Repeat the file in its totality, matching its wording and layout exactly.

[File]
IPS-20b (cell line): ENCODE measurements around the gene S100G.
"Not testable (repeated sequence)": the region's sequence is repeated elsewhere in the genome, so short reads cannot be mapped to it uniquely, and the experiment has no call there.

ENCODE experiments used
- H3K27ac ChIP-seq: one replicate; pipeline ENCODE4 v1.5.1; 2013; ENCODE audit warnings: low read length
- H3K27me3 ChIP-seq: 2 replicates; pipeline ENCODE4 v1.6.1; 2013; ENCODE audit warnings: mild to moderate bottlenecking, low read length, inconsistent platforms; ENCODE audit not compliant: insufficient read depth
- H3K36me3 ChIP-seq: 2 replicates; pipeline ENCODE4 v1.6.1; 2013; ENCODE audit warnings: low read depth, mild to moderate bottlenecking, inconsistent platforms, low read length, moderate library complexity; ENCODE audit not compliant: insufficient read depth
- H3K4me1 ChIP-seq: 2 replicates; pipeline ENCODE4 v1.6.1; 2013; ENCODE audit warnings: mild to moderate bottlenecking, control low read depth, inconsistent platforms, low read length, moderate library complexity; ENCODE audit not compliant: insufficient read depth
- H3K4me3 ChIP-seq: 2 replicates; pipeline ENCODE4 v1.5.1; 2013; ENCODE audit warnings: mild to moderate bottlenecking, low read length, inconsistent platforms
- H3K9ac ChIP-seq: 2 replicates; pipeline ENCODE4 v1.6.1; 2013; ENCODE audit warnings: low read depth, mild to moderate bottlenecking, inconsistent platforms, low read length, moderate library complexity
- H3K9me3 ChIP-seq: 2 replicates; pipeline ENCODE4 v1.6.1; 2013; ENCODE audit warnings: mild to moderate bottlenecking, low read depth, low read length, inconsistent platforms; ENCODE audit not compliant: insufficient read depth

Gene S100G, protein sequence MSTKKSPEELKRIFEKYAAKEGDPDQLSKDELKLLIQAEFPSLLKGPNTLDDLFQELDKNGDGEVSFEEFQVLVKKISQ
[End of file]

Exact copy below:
IPS-20b (cell line): ENCODE measurements around the gene S100G.
"Not testable (repeated sequence)": the region's sequence is repeated elsewhere in the genome, so short reads cannot be mapped to it uniquely, and the experiment has no call there.

ENCODE experiments used
- H3K27ac ChIP-seq: one replicate; pipeline ENCODE4 v1.5.1; 2013; ENCODE audit warnings: low read length
- H3K27me3 ChIP-seq: 2 replicates; pipeline ENCODE4 v1.6.1; 2013; ENCODE audit warnings: mild to moderate bottlenecking, low read length, inconsistent platforms; ENCODE audit not compliant: insufficient read depth
- H3K36me3 ChIP-seq: 2 replicates; pipeline ENCODE4 v1.6.1; 2013; ENCODE audit warnings: low read depth, mild to moderate bottlenecking, inconsistent platforms, low read length, moderate library complexity; ENCODE audit not compliant: insufficient read depth
- H3K4me1 ChIP-seq: 2 replicates; pipeline ENCODE4 v1.6.1; 2013; ENCODE audit warnings: mild to moderate bottlenecking, control low read depth, inconsistent platforms, low read length, moderate library complexity; ENCODE audit not compliant: insufficient read depth
- H3K4me3 ChIP-seq: 2 replicates; pipeline ENCODE4 v1.5.1; 2013; ENCODE audit warnings: mild to moderate bottlenecking, low read length, inconsistent platforms
- H3K9ac ChIP-seq: 2 replicates; pipeline ENCODE4 v1.6.1; 2013; ENCODE audit warnings: low read depth, mild to moderate bottlenecking, inconsistent platforms, low read length, moderate library complexity
- H3K9me3 ChIP-seq: 2 replicates; pipeline ENCODE4 v1.6.1; 2013; ENCODE audit warnings: mild to moderate bottlenecking, low read depth, low read length, inconsistent platforms; ENCODE audit not compliant: insufficient read depth

Gene S100G, protein sequence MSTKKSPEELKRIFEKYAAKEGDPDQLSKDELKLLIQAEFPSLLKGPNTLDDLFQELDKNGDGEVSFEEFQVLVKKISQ